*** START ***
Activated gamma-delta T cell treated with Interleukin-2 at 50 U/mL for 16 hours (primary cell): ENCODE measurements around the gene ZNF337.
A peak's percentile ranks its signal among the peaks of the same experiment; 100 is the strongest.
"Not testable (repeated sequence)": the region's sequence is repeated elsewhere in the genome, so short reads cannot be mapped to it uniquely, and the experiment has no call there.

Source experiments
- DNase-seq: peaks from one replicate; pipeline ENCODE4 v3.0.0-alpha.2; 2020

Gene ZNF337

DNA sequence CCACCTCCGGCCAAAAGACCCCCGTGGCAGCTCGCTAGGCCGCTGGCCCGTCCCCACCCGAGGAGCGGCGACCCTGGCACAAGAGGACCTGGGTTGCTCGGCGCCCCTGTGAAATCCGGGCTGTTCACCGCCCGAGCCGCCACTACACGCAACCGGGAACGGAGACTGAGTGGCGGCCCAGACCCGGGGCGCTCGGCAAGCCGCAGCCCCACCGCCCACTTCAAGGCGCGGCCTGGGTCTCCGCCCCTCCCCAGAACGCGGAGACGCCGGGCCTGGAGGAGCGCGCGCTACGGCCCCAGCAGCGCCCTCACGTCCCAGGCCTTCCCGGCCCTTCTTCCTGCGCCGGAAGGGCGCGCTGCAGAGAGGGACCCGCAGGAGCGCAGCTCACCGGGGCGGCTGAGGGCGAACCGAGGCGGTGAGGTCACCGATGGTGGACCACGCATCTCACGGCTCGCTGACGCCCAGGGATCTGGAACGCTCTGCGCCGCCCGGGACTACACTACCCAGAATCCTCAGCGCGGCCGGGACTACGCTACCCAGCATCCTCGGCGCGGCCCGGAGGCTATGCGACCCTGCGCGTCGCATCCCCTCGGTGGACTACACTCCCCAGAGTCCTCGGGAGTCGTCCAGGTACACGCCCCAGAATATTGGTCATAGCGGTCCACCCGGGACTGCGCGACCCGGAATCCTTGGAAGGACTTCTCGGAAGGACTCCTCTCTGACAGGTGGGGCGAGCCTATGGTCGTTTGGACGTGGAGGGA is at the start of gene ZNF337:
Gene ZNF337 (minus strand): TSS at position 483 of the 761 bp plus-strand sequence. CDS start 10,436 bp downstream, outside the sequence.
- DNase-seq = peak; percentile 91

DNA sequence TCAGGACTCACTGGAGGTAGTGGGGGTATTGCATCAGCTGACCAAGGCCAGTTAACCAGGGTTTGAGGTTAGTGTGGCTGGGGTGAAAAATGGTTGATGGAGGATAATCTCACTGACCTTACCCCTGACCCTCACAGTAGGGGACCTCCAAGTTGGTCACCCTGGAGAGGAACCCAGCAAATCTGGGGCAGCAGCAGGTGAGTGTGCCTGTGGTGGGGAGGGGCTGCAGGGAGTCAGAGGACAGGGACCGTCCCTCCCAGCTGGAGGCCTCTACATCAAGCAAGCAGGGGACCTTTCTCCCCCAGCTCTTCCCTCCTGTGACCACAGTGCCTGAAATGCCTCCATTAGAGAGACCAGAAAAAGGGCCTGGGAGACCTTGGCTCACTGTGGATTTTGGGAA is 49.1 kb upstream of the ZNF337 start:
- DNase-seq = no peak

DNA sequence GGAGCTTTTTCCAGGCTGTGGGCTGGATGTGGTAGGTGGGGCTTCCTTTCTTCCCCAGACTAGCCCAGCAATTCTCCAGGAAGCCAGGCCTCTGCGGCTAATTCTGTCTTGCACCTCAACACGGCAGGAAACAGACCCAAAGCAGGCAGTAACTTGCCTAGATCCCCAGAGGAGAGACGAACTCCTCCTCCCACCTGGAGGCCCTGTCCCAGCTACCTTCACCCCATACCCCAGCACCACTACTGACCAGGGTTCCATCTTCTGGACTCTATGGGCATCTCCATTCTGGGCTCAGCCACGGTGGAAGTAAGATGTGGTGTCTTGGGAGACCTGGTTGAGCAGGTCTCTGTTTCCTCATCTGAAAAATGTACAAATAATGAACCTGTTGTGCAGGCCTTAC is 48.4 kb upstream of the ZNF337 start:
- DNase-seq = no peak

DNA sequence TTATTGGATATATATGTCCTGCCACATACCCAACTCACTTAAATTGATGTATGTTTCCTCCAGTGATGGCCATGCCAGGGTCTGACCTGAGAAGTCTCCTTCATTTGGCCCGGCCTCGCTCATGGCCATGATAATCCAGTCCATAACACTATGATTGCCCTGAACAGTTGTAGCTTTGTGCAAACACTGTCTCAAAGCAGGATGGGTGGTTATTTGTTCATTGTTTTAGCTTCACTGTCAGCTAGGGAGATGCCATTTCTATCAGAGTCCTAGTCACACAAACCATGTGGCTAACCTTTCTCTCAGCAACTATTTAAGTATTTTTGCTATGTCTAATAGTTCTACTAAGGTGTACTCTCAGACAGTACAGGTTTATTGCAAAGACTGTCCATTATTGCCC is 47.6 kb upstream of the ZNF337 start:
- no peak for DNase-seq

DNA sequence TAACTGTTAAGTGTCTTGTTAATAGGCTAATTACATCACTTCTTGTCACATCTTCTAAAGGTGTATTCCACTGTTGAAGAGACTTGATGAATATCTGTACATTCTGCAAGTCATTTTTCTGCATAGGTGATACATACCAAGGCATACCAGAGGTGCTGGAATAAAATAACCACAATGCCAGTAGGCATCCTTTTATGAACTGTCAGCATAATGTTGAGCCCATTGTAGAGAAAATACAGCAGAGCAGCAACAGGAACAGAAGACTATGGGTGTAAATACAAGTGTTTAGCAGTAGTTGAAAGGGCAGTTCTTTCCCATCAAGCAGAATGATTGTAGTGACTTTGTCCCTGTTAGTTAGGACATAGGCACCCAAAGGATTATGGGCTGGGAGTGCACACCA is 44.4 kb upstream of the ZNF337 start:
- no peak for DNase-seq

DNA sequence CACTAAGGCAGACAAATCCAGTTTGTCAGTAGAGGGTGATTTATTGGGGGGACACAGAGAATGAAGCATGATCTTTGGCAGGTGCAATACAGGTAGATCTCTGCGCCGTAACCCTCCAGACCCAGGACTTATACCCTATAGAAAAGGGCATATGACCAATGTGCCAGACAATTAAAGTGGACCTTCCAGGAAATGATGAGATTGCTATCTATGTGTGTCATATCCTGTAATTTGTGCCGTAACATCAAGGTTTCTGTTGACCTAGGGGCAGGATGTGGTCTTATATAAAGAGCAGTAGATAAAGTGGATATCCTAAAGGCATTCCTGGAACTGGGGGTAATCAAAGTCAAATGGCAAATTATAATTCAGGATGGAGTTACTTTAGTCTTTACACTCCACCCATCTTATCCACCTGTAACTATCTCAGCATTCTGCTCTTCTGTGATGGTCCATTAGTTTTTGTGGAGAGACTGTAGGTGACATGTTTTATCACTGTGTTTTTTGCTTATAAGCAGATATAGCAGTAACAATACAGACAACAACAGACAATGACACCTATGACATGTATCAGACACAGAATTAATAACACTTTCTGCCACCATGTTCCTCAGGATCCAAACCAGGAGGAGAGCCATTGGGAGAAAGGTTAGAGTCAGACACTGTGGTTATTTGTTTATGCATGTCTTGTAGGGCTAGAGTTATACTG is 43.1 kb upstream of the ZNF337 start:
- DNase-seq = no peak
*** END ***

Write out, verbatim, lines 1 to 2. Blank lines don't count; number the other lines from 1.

Activated gamma-delta T cell treated with Interleukin-2 at 50 U/mL for 16 hours (primary cell): ENCODE measurements around the gene ZNF337.
A peak's percentile ranks its signal among the peaks of the same experiment; 100 is the strongest.